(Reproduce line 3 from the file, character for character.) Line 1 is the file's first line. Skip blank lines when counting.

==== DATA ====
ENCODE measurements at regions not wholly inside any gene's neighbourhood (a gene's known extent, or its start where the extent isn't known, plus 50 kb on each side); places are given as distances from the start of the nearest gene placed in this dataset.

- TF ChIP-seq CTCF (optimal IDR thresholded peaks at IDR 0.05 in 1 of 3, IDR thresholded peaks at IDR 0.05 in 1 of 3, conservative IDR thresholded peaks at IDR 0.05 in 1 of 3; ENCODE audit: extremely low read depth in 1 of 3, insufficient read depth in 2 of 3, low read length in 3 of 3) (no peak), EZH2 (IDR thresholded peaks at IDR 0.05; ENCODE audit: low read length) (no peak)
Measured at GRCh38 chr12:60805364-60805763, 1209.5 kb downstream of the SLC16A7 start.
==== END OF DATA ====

Measured at GRCh38 chr12:60805364-60805763, 1209.5 kb downstream of the SLC16A7 start.